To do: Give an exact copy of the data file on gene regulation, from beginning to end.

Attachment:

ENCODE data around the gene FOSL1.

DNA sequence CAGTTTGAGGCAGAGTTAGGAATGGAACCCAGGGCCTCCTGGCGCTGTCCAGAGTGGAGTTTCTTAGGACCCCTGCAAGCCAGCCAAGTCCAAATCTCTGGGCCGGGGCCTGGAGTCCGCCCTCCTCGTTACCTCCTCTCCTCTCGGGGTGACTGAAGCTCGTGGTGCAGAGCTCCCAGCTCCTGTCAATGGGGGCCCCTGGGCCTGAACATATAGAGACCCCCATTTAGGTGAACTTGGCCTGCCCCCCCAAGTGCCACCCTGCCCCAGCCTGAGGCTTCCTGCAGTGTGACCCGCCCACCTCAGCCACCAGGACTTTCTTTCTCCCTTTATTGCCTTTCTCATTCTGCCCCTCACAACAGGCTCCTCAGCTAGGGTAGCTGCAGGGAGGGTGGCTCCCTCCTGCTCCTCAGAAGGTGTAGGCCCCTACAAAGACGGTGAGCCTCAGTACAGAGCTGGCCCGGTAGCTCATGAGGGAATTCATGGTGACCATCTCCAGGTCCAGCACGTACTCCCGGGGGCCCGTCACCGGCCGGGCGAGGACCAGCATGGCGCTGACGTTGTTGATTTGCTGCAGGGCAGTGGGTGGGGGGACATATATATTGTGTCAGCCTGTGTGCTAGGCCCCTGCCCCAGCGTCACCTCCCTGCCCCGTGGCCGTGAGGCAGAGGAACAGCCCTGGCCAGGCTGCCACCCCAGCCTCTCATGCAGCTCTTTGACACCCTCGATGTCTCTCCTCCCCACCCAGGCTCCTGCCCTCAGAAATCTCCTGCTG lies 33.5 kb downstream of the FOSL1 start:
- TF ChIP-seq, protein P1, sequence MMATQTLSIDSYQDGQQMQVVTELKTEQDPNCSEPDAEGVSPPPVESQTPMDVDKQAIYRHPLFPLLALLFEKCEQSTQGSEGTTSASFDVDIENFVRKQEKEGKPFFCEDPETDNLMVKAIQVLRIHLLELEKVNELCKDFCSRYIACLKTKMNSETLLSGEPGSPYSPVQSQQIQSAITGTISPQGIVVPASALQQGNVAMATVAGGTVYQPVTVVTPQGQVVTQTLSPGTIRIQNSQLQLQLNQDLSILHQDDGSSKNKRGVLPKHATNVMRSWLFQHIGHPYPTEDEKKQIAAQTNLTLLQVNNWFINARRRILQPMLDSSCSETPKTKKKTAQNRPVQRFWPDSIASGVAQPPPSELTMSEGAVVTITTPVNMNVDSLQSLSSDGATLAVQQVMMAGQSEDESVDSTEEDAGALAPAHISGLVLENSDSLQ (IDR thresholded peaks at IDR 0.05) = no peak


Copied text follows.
ENCODE data around the gene FOSL1.

DNA sequence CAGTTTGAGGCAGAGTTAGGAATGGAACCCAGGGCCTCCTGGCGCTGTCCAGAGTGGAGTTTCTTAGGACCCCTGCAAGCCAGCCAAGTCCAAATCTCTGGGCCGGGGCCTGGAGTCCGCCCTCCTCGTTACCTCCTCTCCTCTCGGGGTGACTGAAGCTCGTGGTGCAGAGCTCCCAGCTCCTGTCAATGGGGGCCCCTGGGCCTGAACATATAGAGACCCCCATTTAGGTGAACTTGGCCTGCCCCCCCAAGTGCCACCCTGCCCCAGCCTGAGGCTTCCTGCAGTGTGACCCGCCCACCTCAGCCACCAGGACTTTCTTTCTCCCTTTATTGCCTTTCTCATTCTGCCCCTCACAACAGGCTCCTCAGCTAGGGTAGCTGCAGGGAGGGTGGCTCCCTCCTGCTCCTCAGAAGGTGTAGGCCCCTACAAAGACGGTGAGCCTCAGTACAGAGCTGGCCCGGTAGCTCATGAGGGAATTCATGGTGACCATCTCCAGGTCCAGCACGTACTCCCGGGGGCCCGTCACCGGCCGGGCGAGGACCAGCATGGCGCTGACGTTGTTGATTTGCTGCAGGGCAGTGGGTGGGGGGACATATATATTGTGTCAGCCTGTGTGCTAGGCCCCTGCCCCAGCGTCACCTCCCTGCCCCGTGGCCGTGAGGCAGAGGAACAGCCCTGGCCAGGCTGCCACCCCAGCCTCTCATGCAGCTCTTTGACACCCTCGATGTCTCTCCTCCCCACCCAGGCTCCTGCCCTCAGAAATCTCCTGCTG lies 33.5 kb downstream of the FOSL1 start:
- TF ChIP-seq, protein P1, sequence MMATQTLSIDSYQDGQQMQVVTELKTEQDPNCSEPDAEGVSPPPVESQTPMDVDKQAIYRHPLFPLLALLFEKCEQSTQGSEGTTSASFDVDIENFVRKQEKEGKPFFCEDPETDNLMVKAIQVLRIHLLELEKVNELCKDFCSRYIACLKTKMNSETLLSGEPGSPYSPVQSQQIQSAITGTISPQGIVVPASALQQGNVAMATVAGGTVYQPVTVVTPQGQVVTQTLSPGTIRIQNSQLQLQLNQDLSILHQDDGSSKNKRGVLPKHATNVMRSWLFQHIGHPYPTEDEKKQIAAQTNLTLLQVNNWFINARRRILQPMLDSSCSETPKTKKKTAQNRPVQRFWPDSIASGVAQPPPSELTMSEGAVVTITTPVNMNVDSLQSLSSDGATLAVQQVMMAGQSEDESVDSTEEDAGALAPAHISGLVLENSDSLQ (IDR thresholded peaks at IDR 0.05) = no peak